A kidney infection (pyelonephritis) is an unpleasant illness which is sometimes serious. Treatment usually involves medicines called antibiotics and also painkillers. If the kidney was previously healthy then you are likely to make a full recovery. Complications occur in some cases. Complications include kidney damage or a spread of infection around the body (sepsis).
This leaflet only deals with sudden-onset (acute) kidney infection in adults. The medical term for this is acute pyelonephritis. There are separate leaflets on related topics, Cystitis (Urine Infection) in Women, Urine Infection in Pregnancy, Urine Infection in Men, Urine Infection in Children and Urine Infection in Older People. Also, this leaflet does not deal with chronic pyelonephritis, which is a condition where the kidney is scarred as a result of repeated infections.
Understanding the kidneys and urinary tract
There are two kidneys, one on each side of the tummy (abdomen), towards the back. They make urine which drains down the tubes between the bladder and kidney (ureters) into the bladder. Urine is stored in the bladder and is passed out through the tube from the bladder (the urethra) from time to time when we go to the toilet.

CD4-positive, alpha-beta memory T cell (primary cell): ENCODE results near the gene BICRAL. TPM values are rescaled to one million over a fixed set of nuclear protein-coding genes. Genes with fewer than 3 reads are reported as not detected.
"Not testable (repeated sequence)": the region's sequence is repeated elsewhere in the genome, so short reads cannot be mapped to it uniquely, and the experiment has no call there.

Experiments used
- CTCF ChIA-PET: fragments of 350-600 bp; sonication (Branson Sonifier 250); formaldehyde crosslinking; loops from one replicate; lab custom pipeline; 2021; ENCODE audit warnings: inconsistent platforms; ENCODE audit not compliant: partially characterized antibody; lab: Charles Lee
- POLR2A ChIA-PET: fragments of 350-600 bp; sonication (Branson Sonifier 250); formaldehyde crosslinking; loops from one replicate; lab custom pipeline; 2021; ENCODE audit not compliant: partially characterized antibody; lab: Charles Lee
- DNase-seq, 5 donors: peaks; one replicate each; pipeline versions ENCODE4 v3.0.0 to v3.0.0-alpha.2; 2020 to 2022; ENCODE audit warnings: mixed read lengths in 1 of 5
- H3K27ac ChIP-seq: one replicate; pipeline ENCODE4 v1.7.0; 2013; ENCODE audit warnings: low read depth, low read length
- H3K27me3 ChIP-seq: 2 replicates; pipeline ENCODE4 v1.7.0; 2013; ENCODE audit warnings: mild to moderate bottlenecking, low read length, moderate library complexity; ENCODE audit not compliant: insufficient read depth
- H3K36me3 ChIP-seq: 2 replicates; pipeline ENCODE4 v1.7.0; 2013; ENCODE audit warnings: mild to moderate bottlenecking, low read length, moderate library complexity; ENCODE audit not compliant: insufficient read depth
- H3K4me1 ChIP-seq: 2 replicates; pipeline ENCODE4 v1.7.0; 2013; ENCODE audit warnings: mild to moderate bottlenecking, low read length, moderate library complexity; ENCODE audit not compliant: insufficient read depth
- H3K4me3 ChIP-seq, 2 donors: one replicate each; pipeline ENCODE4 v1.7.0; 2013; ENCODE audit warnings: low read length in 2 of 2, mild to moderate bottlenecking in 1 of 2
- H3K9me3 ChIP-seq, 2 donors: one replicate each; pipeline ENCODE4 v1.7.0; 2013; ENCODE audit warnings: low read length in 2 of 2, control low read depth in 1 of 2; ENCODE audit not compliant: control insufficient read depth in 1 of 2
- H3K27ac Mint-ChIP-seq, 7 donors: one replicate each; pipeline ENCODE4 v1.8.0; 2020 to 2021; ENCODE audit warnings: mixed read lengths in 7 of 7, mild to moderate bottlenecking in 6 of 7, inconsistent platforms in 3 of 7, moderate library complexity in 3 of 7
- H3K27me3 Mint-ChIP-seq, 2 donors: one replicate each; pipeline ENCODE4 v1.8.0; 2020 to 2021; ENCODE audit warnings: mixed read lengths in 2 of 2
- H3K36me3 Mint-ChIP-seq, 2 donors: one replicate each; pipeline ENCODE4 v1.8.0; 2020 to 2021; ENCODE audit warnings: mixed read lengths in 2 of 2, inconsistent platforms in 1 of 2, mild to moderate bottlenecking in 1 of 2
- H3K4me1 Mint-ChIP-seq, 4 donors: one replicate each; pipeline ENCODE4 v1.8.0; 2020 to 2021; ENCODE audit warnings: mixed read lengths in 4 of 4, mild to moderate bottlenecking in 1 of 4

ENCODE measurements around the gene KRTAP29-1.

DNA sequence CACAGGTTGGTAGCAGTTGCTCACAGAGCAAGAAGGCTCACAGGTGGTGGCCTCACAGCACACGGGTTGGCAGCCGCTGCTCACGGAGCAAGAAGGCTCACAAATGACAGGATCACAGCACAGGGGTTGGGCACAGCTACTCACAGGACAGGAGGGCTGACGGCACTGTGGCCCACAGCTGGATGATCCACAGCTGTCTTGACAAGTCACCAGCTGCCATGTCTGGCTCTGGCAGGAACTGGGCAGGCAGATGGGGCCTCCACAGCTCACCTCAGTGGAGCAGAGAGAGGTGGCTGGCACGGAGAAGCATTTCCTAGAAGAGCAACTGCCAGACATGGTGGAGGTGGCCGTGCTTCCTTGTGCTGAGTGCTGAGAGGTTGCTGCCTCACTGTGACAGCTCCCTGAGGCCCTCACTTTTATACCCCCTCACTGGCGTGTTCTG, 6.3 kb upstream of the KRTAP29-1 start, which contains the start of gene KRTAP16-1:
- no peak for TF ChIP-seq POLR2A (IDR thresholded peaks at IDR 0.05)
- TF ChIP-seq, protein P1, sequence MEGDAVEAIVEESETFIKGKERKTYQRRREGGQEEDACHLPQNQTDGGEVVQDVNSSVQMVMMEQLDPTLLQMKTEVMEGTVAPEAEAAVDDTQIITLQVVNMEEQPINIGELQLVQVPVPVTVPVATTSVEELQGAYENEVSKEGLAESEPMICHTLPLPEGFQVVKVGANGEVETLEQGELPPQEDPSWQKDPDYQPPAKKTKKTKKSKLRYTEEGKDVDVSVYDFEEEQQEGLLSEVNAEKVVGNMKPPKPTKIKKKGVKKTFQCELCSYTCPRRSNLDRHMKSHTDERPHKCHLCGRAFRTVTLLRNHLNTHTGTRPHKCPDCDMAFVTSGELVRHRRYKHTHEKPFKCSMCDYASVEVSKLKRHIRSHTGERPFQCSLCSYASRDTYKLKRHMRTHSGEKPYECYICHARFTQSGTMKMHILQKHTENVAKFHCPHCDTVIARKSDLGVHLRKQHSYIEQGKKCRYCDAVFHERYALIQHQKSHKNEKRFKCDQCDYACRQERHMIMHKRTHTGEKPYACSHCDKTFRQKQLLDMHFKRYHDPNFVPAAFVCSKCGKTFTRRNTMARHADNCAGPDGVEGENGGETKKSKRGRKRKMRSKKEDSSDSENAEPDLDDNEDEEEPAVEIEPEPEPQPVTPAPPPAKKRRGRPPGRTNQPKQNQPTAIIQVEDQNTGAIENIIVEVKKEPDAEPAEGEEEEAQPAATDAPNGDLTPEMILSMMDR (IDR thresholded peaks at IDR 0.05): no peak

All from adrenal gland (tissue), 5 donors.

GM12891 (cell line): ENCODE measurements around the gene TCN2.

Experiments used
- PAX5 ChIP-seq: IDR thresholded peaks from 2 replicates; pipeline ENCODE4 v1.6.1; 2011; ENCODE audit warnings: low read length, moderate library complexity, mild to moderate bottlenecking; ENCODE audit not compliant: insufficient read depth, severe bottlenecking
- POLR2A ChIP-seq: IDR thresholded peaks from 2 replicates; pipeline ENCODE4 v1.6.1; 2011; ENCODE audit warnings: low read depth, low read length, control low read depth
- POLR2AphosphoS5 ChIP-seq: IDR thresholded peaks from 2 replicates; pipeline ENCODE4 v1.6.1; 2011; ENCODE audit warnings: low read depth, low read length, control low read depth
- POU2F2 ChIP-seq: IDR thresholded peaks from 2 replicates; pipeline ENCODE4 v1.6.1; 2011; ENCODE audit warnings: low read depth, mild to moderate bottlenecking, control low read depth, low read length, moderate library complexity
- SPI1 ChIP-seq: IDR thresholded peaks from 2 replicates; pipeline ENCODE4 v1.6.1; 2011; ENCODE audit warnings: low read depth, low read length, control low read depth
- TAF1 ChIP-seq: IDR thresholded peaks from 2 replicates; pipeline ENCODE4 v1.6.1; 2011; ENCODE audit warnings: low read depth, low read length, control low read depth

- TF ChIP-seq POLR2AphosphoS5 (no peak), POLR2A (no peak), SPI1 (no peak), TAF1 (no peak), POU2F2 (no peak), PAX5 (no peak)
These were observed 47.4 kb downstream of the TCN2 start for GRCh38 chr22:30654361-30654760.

What causes a kidney infection?
Most kidney infections develop from a bladder infection (cystitis). Bacteria travel up the tube between the bladder and kidney (ureter) to infect a kidney. These bacteria are usually those normally living in the bowel - eg, E. coli. Most people with cystitis don't get a kidney infection.
Some kidney infections develop without a bladder infection. This is sometimes due to a problem in the kidney. For example, people are more prone to kidney infections if they have a kidney stone or an abnormality of the kidney.
It is usually only one kidney that develops an infection. A kidney infection can occur at any age. It is much more common in women. This is because women are more at risk of developing a bladder infection (which can spread to the kidneys). In women, the urethra is closer to the anus, which makes it easier for bacteria to get from the bowel to the urethra. The urethra is also shorter in women than in men, so bacteria can reach the bladder more easily.
Kidney infections are also more common in children, in older people and during pregnancy. They are uncommon in men.
What are the symptoms of a kidney infection?
Symptoms usually develop quickly, over a few hours or so, and may include:
- Pain in a loin or flank. (This is the area at the side of your back where the kidney is located).
- High temperature (fever) which may cause shivers.
- Feeling sick (nausea) and/or being sick (vomiting).
- Blood in the urine.
- There will also usually be symptoms of a bladder infection - for example, pain on passing urine, and going to the toilet often.
Not all of the symptoms may develop, and sometimes a kidney infection can just cause vague symptoms. For example, just feeling generally unwell but not being able to say why.
In older people a kidney infection may cause confusion. This is why a urine test is often done when an elderly person suddenly becomes confused or appears generally unwell.
Do I need any tests?
A simple test that your doctor can do is called a dipstick urine test. This involves testing a sample of your urine with a special testing strip to look for signs of infection. This test will show if a kidney infection is likely or not.